If he did charge Christmas, just how much would Santa spend – and pay back with interest? And what interest rate, minimum payment or rewards might Santa expect to see on his credit card statement?
With 50 million children age 11 and under in the United States alone to provide gifts for, Santa would be up a creek without his busy elves. But what if an Elf Civil Liberties Union strike hit – grinding all gift-making to a halt until Santa had time to mediate with the ECLU’s lawyers? What would Santa do? Pull out his plastic? We can imagine that his credit card’s magnetic stripe would be worn out in a hurry.
Here’s a look at what type of card would be best for jolly old St. Nick, what all that charging would do to his credit score and what his credit card statement might look like once he’s all done.
See related: Your holiday credit card self-defense guide
A card fit for a Kringle
Although many Americans might be lured by cards offering frequent flier miles, analysts say Santa’s best bet (and yours, too), is a card that offers cash back as a bonus. “That way you, and Santa, can choose exactly what you’d like to spend the money on,” says accountant Lisa Baskfield, a member of the American Institute of Certified Public Accountants’ National CPA Financial Literacy Commission.
Besides, why would Santa need a “miles card,” when he already has a private sleigh to get him around the world on Christmas Eve?
“Many ‘high cash-back,’ low-introductory rate cards require excellent credit scores, so Santa should check his three scores before applying,” says Baskfield.
If Santa set a very modest budget of $25 per child, he would charge a little over $1.36 billion, including an average .08 percent sales tax. We’ll assume that gift-wrapping is included.
And if he opted for a cash back card, Santa would receive a nice chunk of change just by shopping at the right stores. “Some cards offer a special holiday bonus of up to 5 percent back on purchases at department, clothing and electronic stores. If all of Santa’s gifts were bought in these stores during this bonus period, he could receive $63 million in cash back,” says Mallie Daniel, president and CEO of Wealth Creation Advisors, a Houston financial, estate and retirement planning company.
But are rewards worth it?
It depends on who you ask.
Shoppers are usually quick to say they like seeing the cash back or miles add up with each purchase. But experts say unless you – and Santa – plan on paying off the entire balance every month, the rewards just aren’t worth it.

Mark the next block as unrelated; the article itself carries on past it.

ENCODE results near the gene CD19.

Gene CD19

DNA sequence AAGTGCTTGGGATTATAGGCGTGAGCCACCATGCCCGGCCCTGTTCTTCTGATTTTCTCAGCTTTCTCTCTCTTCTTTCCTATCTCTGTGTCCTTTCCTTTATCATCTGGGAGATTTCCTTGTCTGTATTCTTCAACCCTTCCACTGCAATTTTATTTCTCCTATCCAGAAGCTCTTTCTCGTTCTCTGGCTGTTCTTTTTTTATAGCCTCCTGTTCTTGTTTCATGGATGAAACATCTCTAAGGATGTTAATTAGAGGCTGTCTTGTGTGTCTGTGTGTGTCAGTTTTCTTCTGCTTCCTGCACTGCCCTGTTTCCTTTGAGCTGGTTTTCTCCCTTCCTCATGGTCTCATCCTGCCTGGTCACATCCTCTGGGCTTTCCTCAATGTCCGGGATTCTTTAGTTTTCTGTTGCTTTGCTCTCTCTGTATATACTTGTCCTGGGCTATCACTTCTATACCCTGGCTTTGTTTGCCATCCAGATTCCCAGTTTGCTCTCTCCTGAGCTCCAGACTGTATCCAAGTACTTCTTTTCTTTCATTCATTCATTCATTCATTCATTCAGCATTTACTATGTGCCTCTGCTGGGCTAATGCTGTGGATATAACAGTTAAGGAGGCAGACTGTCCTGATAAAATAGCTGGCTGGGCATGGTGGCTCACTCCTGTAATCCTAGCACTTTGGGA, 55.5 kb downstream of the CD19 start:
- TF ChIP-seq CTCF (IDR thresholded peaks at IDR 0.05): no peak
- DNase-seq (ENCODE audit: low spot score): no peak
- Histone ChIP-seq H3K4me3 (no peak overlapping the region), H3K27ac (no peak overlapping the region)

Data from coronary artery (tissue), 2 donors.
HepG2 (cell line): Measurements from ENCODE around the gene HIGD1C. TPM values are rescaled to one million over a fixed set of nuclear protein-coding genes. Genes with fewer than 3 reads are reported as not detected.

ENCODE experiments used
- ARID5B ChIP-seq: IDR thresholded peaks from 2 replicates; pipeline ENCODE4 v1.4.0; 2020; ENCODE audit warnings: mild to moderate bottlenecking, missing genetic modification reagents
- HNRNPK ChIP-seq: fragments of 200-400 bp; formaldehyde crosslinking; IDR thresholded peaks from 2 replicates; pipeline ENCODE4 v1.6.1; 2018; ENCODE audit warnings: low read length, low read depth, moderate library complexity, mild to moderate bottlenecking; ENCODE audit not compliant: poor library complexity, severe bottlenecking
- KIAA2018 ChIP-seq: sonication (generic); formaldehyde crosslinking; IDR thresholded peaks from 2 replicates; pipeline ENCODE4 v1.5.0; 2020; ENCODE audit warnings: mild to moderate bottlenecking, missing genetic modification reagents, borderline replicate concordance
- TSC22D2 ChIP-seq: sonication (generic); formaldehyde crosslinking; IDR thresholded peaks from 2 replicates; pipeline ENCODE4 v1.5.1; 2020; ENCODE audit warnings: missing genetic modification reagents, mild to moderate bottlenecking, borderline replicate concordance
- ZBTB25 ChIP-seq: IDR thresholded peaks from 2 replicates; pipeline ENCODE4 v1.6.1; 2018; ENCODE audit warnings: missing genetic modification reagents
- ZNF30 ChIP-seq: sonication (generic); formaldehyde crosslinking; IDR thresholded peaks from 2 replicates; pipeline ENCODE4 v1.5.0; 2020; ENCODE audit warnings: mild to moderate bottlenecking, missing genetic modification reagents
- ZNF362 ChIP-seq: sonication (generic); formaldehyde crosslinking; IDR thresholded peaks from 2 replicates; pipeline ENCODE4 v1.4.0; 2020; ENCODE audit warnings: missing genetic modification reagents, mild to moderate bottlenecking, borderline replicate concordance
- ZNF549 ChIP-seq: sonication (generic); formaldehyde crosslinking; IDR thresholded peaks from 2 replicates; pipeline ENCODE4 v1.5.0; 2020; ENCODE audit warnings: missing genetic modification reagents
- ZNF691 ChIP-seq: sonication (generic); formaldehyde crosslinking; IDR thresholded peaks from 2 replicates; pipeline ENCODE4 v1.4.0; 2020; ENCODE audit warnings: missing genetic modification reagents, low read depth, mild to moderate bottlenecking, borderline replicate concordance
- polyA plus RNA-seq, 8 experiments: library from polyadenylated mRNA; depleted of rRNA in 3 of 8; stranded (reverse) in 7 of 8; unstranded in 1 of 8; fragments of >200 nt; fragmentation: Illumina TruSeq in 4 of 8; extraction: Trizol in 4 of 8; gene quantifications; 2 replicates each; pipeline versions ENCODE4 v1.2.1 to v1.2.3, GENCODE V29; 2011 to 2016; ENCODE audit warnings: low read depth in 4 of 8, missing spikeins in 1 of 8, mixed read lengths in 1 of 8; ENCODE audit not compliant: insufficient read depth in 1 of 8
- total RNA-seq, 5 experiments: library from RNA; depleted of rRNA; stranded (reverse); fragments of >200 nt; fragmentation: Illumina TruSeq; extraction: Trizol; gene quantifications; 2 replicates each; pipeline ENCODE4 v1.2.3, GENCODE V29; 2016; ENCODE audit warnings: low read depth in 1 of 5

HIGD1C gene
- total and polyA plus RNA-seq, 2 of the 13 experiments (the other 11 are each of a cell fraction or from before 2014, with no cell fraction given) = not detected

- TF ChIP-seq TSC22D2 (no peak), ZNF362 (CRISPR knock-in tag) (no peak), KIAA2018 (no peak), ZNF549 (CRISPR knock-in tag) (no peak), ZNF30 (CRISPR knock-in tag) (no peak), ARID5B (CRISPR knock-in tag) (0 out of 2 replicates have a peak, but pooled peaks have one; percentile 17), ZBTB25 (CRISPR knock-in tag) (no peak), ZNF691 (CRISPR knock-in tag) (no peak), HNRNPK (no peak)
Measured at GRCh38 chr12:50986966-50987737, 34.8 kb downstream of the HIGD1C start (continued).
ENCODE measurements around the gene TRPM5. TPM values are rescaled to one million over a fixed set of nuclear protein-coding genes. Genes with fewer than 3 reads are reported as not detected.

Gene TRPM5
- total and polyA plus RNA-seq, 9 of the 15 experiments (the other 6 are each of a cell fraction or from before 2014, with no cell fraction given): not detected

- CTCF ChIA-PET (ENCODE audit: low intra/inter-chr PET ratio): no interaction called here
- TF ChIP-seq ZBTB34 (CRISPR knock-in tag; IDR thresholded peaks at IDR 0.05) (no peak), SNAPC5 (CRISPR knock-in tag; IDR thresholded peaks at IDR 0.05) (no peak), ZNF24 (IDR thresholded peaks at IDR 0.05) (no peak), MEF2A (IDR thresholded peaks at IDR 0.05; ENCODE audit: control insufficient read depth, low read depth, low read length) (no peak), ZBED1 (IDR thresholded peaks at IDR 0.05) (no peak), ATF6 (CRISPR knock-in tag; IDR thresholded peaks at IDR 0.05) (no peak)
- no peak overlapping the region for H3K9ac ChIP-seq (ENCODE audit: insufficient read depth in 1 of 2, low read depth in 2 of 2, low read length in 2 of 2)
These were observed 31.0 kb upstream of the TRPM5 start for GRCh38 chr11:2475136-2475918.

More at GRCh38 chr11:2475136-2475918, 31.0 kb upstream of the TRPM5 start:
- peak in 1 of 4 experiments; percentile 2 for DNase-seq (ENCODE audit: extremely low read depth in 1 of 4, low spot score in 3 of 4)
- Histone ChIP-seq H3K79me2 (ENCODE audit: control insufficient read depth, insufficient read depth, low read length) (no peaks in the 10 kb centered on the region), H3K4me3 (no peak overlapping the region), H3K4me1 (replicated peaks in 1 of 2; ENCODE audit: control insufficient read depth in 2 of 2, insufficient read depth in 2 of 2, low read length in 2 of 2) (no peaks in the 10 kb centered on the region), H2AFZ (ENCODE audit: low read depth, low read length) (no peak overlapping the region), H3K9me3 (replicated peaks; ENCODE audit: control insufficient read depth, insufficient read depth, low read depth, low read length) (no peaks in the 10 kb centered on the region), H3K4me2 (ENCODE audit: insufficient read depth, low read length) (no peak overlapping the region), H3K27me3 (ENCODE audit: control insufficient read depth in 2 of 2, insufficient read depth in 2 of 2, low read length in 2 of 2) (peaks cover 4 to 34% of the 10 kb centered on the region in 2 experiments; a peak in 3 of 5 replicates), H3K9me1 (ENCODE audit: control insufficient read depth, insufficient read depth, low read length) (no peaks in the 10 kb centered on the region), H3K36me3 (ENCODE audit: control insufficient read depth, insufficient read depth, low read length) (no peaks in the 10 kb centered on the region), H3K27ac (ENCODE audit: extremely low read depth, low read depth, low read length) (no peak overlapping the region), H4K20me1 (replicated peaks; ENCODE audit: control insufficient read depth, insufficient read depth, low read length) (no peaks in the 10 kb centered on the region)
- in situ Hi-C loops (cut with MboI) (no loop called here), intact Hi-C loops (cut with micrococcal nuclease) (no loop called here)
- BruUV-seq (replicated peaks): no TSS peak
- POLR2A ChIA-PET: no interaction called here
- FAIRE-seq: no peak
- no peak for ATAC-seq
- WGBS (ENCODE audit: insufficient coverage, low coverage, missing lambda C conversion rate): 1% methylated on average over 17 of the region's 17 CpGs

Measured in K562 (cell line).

“In Santa’s case, he’d pay about $82 million in interest, much more than the $63 million in cash back rewards he received,” says Howe.
Paying off Santa’s bill
Once Santa’s midnight run is done (thank goodness the reindeer belong to the more easy-going International Federation of Reindeer union) and he’s back home with Mrs. Claus, his postal carrier is going to need an extra large knapsack to cart Santa’s credit card statement.
“Santa’s minimum due would be eye-popping,” says Daniel.
The payment would probably be calculated by the card’s interest rate plus 1 percent of the balance, and Daniel says if Santa’s card had an 12 percent interest (one of the lowest major card interest rates available), his minimum monthly payment would be $27,216,000. “It would take Santa 46.4 years to pay it off.”
To pay off this Christmas before next December, Daniel says Santa would need to shell out $127,008,000 a month (for a card with a 12 percent interest rate). If he had a no-interest card for 12 months, his monthly payment would be only $113,400,000.
Santa’s credit score
Credit utilization ratio is the ratio of your credit card debt to your credit card limits and is the second biggest influence on your credit score. If Santa maxed out his credit this Christmas, Daniel says his credit utilization ratio would be 0. “That’s not good,” says Daniel.
“But as Santa pays off his bill during the year, his credit utilization ratio would get higher and higher, giving his credit score a boost month after month.”
Of course, the impact of Santa’s credit utilization ratio depends on his credit history.
“If Santa has a long credit history, which he likely does since he’s been around for hundreds of years, the initial hit to his credit score might not be severe,” explains Howe.
However, if Santa were young and had a new credit history, his credit score could crash.
A recent study by FreeScore.com revealed that opening a new card with a $2,500 balance reduced credit scores by as much as 52 points for those with a shorter credit history – or who had missed payments. Consumers with longer, stellar credit histories had almost no change in their scores – many just dropped two points. Yet, people with no debt and no credit cards saw their three scores increase by as much as 10 points.
See related: 8 ways to stay debt-free during the holidays,
Regardless of the size of the initial drop in Santa’s credit score, those three little numbers would probably rise throughout the year if he made all his payments on time. “And could be back to the original score he had before charging this Christmas – or higher – by this time next year,” says Daniel.
Daniel has these tips to help Santa and his consumer “elves” make sure their credit doesn’t take a hit during the holidays.
- If you use a credit card for your purchases, use one that offers 0 percent interest for the first 12 months (or longer). This would save Santa $163,296,000 in interest the first year.
- If you’re planning on charging all the gifts on your list, use more than one credit card and don’t max out any one card to keep your credit utilization ratio low, and keep your credit score up.
- Don’t just pay the minimum due, it takes almost forever to pay it off.